It takes a village to make a show happen and the biz is all consuming, especially with a show up and running. Our musical opened in February in its off-Broadway run, broke all box office records and extended twice. We gals spent most evenings at the theater, watching audience reactions to what the critics were calling “history making in American Musical Theater.” We connected via daily emails, pre-theater meet-ups and conversations about every nuance of the book or score that we felt needed tweaking. There began the shaping of a rhythm that was defining our relationship to the business — and cementing our appreciation for each other. We glowed over the success of our first joint venture and in spending so much more time together, confided more details in the daily Soap in days of our lives …
Paley was selling her marital co-op and shopping for her first one-bedroom rental. She signed on to J-Date (passing on her rejects which included a very sweet older man with a hearing problem who suggested I practice yelling in prep for our next date – and another more plausible candidate who committed a major yuck when he French kissed me goodnight on the second date) and It’s Just Lunch, a more personalized (and expensive) dating service, while batting her eyelashes at every stranger passing by. She rallied the rest of us to hit the bar scene on Friday nights while anxiously waiting for midweek texts from Mr. CEO (still bi-coastal) suggesting after work dinners to “discuss business” and winding up in upscale bars with soft sofas, making out. She was falling more in love with his company with every insider tidbit he whispered in her ear; she knew they needed her skill set and was ready to give up that free parking space that came along with her part-time, non-profit job. Warned not to mix business with pleasure by each of us in turn, she was sure she could have it all – until he made promises he couldn’t keep and (finally) admitted the “she’s nothing” girlfriend back in LA was the one he couldn’t hurt.
Emma’s guy was coming back to town again but wasn’t going to be staying with her this time. Whenever she mustered up the courage to give him the “it’s now or never” speech, he managed to short-circuit it by changing gears. This time he surprised her by not asking to stay at her place for his 2-week stay … he wound up spending more time with her than he might have if they cohabitated but she chickened out of talking the talk, saving it for a later date when she’d feel less vulnerable.
Karen and Tool Man had fallen in to a routine … one that had her up late waiting for him to arrive after his workday was through — and alone on weekends. He’d been divorced long enough to have a gang of guys he liked to hang with on weekends and wasn’t ready to give them up any time soon – a serious point at this age: old friends are a casualty of divorce and new ones are hard to find. Knowing what we know about the expiration dates on new lovers, when is the right time to bring the new babe in, go exclusive and let go of the swinging single party hardy pals?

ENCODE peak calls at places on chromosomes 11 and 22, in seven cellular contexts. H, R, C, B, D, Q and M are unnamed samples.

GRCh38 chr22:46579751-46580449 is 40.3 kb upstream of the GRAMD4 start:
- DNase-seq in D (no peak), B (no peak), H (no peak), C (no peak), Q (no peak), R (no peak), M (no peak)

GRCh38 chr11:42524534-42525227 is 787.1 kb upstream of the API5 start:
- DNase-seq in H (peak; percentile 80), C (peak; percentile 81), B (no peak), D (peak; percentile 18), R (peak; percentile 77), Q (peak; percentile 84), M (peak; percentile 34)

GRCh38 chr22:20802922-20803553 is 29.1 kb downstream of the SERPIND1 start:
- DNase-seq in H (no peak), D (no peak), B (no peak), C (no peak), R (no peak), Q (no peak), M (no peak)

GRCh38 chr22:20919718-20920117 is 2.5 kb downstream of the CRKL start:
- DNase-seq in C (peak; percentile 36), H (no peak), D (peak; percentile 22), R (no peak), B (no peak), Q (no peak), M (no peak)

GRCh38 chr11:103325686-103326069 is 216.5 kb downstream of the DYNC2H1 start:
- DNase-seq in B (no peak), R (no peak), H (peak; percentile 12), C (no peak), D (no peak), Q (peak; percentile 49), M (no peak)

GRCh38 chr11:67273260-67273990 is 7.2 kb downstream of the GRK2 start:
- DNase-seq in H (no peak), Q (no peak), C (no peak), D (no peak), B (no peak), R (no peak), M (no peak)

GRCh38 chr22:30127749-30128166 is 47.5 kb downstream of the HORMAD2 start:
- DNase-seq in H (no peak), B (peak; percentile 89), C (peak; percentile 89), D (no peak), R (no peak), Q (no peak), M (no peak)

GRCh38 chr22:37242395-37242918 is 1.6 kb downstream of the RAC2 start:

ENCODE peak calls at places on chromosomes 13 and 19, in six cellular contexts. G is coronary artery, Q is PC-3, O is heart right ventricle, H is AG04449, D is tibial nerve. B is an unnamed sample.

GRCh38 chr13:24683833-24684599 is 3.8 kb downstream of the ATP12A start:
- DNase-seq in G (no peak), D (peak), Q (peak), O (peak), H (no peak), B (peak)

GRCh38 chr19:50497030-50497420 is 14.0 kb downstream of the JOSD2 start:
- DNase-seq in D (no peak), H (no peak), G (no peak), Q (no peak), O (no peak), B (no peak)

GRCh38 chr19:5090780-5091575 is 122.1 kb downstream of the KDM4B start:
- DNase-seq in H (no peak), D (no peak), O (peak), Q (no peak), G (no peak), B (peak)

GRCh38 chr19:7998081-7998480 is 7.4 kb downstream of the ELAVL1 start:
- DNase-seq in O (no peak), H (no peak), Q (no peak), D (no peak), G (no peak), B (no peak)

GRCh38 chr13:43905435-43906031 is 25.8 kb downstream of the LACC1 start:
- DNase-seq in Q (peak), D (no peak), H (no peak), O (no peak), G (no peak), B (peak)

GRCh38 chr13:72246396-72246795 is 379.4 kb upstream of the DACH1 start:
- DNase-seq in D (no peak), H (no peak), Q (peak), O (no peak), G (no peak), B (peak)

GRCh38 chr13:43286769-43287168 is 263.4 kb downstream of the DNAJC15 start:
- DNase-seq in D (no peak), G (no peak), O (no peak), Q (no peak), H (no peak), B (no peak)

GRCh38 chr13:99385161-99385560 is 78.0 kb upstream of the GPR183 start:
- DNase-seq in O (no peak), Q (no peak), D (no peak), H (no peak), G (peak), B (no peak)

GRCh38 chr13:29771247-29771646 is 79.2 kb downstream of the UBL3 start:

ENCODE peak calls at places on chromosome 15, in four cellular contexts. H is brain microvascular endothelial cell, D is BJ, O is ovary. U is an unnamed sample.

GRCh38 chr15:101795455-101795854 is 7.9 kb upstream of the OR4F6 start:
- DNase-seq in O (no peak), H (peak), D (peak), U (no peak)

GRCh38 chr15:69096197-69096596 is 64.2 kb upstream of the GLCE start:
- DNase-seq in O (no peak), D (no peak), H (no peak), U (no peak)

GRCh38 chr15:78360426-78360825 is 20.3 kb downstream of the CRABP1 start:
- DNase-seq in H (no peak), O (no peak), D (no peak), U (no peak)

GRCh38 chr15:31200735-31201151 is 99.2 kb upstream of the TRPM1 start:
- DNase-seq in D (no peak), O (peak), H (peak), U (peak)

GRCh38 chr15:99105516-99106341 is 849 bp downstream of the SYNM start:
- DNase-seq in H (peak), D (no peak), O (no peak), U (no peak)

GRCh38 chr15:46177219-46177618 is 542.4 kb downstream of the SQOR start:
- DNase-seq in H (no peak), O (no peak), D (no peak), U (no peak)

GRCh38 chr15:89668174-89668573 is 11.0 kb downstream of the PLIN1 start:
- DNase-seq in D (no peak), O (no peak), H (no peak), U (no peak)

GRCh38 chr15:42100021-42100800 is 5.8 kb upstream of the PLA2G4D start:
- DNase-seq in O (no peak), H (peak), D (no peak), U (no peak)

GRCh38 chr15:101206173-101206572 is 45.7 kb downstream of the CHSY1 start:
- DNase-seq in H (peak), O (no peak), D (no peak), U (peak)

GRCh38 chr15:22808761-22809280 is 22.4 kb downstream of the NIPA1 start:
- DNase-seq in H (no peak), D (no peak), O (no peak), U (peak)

Surfer Dude was out of town for a few weeks, partial business/partial none-of-my-business pleasure — which meant the coast was clear for the BF-from-out-of-town to re-enter on a sunny afternoon and catch a Sunday matinee of my show. Curtain call and a sweet walk hand-in-hand through the park with appetizers at one of my favorite downtown restaurants, he said “I love you but I can’t be with you” for the last time. Lots of trauma drama, peppered with real tears and more than a few harsh words. I sent him out of my life and into a future sans moi. Stunned at my unexpected outburst, I wound up back in the same park we walked through a couple hours earlier and texted Bond, Jams. Luckily in town on business: NEED HERO, GOT A WHITE HORSE??…He was kind enough to jump in a cab and save my retched soul with a few kind words (and a glass of vino) before putting me in a cab for home.
…We’d become good friends when, after the end of a lovely evening a couple of weeks earlier, he confessed to his unrequited love for another gal who lives closer to his condo in Tampa — And left me, unrequited. Oye.
My girlfriends and I thought we knew men – we were good wives and mothers; we were the ones who opted out of our marriages, not our hubbies, but these guys were driving us nuts. This was new; we were not the mothers of their children, we didn’t have a shared history with them – in fact, we were realizing, we barely knew them. We’re used to be coupled and more comfortable in a relationship but how do you make it work??
As we gal pals sat at the bar in the restaurant next door to the theater waiting for the curtain calls, we relayed the stories in minute detail, sought each others counsel and became co-conspirators in navigating the maze of mid-life dating – what’s it all about, Alfie??
And then I got an email from a daily website I subscribe to that I passed on to all … the genius behind it masquerading as “The Universe” it’s often enlightening:
“Actually, Shaz,” it wrote (cleverly plugging in my name to its universal message), “it’s easier to accept others, than to change them. It’s wiser to understand them, than to get angry. And most of the time, it’s more fun to love ‘em, than to leave ‘em.
Your cal! The Universe.”
We decided not to give up but to step back, lighten up – and keep dating.
Note to self: Men ARE from Mars.